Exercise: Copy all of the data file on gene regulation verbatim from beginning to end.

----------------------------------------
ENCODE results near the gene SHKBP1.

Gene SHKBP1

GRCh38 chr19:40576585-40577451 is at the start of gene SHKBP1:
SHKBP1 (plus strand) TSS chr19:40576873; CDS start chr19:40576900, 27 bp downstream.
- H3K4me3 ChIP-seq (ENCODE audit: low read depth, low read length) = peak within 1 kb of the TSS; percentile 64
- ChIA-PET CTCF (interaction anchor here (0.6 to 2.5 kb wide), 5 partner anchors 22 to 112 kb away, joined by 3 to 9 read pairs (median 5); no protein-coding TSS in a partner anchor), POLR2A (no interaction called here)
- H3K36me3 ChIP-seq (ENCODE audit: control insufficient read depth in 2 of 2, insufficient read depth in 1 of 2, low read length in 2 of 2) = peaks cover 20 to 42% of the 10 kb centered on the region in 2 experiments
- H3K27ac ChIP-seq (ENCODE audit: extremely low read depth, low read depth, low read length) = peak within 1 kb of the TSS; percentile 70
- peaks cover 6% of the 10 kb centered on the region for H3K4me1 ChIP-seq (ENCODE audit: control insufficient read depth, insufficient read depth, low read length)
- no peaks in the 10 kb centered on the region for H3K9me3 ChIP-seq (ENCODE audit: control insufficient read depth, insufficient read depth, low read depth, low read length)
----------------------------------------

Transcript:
ENCODE results near the gene SHKBP1.

Gene SHKBP1

GRCh38 chr19:40576585-40577451 is at the start of gene SHKBP1:
SHKBP1 (plus strand) TSS chr19:40576873; CDS start chr19:40576900, 27 bp downstream.
- H3K4me3 ChIP-seq (ENCODE audit: low read depth, low read length) = peak within 1 kb of the TSS; percentile 64
- ChIA-PET CTCF (interaction anchor here (0.6 to 2.5 kb wide), 5 partner anchors 22 to 112 kb away, joined by 3 to 9 read pairs (median 5); no protein-coding TSS in a partner anchor), POLR2A (no interaction called here)
- H3K36me3 ChIP-seq (ENCODE audit: control insufficient read depth in 2 of 2, insufficient read depth in 1 of 2, low read length in 2 of 2) = peaks cover 20 to 42% of the 10 kb centered on the region in 2 experiments
- H3K27ac ChIP-seq (ENCODE audit: extremely low read depth, low read depth, low read length) = peak within 1 kb of the TSS; percentile 70
- peaks cover 6% of the 10 kb centered on the region for H3K4me1 ChIP-seq (ENCODE audit: control insufficient read depth, insufficient read depth, low read length)
- no peaks in the 10 kb centered on the region for H3K9me3 ChIP-seq (ENCODE audit: control insufficient read depth, insufficient read depth, low read depth, low read length)